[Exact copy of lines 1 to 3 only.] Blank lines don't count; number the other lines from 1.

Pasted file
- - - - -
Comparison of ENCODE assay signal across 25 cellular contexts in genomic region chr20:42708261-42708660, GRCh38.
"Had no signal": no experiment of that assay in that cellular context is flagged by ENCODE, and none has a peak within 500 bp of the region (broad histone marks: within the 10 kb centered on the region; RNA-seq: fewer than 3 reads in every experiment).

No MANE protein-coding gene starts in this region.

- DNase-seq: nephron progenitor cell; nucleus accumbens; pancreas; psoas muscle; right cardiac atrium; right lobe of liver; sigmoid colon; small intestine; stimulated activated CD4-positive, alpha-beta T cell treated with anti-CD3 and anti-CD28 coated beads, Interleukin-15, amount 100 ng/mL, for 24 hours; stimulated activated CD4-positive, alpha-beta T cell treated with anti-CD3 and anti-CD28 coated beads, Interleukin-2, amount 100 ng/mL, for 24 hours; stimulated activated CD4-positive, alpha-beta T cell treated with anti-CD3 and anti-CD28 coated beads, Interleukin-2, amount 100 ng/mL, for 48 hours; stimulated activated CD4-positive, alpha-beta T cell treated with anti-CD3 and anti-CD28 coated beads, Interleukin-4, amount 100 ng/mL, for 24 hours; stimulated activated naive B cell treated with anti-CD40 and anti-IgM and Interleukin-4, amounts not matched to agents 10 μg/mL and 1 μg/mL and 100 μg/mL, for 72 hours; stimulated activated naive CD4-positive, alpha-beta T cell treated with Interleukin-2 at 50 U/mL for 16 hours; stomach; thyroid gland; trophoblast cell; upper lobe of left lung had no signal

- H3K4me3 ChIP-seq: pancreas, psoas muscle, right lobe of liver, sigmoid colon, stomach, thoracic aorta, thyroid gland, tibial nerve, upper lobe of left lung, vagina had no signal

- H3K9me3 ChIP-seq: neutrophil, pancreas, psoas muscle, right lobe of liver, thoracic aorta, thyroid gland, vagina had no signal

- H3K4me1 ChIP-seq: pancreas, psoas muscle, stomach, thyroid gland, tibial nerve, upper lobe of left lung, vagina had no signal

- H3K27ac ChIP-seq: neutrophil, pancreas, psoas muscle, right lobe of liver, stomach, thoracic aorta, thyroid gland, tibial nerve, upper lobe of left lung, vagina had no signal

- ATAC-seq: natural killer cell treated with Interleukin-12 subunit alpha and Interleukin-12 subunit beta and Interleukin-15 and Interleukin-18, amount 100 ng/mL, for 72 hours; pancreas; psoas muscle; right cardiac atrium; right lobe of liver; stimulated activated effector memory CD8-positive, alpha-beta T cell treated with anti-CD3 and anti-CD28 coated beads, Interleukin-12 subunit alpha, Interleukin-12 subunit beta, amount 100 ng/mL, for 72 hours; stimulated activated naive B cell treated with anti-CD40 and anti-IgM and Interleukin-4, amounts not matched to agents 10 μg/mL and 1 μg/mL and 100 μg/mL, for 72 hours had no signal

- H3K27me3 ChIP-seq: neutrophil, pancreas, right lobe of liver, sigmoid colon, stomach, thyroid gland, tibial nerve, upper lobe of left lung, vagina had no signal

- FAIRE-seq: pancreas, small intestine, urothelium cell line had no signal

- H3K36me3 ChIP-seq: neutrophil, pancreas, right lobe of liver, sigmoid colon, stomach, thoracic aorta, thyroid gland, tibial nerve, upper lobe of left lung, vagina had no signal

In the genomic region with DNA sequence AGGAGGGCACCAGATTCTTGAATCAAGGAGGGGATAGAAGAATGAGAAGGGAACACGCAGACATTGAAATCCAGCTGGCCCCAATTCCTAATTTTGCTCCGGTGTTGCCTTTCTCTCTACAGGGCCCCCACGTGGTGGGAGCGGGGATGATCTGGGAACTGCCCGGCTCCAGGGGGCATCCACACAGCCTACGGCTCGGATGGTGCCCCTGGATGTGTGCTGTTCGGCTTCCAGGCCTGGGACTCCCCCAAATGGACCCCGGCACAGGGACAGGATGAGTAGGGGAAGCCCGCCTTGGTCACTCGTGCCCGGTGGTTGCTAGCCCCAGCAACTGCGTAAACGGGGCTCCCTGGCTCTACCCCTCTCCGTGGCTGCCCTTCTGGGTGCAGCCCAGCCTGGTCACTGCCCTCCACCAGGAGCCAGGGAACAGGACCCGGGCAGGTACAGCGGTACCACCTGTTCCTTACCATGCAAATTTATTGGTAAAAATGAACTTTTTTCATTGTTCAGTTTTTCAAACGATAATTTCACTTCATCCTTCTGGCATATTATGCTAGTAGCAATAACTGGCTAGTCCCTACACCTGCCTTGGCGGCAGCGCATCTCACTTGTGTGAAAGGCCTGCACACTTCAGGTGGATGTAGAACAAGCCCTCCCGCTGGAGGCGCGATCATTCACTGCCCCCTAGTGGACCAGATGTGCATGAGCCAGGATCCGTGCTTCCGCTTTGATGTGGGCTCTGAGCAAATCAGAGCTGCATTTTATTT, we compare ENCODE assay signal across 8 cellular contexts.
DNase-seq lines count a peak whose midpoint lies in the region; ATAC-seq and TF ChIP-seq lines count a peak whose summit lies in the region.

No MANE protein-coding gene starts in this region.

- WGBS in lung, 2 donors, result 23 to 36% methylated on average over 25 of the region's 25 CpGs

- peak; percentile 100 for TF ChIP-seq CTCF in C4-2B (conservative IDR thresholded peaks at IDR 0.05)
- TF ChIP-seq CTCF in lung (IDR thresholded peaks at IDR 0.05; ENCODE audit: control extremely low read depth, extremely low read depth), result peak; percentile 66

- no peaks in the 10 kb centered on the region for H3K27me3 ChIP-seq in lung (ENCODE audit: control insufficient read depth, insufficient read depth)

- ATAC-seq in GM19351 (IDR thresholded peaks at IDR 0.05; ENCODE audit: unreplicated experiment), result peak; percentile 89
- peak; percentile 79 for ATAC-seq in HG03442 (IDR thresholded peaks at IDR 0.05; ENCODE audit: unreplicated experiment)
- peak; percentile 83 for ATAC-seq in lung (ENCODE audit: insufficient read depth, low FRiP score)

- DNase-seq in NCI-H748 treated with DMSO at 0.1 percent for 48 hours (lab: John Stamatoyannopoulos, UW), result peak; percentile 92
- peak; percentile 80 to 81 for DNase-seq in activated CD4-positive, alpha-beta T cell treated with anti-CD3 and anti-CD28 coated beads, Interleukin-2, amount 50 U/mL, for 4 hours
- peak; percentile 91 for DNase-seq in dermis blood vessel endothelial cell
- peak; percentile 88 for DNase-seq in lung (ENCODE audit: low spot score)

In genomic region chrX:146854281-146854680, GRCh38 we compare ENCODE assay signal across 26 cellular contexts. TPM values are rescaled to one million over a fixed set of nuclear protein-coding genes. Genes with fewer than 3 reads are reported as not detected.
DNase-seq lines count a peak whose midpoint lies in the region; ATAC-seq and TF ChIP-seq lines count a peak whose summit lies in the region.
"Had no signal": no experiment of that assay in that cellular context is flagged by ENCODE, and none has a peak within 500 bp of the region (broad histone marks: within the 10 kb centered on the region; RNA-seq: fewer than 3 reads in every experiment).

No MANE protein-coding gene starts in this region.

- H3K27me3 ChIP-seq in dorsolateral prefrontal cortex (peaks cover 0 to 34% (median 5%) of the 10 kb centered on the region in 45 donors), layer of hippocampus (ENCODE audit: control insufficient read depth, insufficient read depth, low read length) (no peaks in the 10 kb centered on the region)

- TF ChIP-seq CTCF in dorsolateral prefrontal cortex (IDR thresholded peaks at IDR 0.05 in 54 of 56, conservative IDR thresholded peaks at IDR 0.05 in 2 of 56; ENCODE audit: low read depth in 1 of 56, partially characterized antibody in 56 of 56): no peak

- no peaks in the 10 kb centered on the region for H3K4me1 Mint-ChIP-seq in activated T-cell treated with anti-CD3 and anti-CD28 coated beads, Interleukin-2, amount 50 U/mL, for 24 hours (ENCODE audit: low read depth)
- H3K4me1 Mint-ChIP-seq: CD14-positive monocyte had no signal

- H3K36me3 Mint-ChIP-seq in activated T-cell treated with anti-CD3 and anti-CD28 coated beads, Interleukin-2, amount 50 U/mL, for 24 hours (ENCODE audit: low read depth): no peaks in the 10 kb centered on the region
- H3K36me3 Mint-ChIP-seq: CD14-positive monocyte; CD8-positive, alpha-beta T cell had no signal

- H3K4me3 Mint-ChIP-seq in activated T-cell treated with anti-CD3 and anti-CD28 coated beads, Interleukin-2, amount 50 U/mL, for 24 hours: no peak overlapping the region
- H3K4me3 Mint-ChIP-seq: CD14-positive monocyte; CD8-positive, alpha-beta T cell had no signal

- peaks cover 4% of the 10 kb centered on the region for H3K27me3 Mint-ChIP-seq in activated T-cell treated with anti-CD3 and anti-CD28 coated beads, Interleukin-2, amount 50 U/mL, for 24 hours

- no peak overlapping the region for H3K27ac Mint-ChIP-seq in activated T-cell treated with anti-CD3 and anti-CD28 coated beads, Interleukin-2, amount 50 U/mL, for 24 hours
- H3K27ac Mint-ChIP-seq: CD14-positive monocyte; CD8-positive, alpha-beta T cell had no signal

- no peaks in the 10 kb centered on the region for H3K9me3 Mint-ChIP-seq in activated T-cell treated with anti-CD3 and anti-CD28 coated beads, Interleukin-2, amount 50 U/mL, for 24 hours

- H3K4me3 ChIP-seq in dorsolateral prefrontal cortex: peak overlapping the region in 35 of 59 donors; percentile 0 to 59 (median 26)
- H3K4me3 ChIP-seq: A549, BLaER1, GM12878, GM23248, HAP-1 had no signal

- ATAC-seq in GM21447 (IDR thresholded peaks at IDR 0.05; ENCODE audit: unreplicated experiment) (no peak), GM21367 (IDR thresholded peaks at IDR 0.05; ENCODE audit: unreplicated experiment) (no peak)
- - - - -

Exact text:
Comparison of ENCODE assay signal across 25 cellular contexts in genomic region chr20:42708261-42708660, GRCh38.
"Had no signal": no experiment of that assay in that cellular context is flagged by ENCODE, and none has a peak within 500 bp of the region (broad histone marks: within the 10 kb centered on the region; RNA-seq: fewer than 3 reads in every experiment).

No MANE protein-coding gene starts in this region.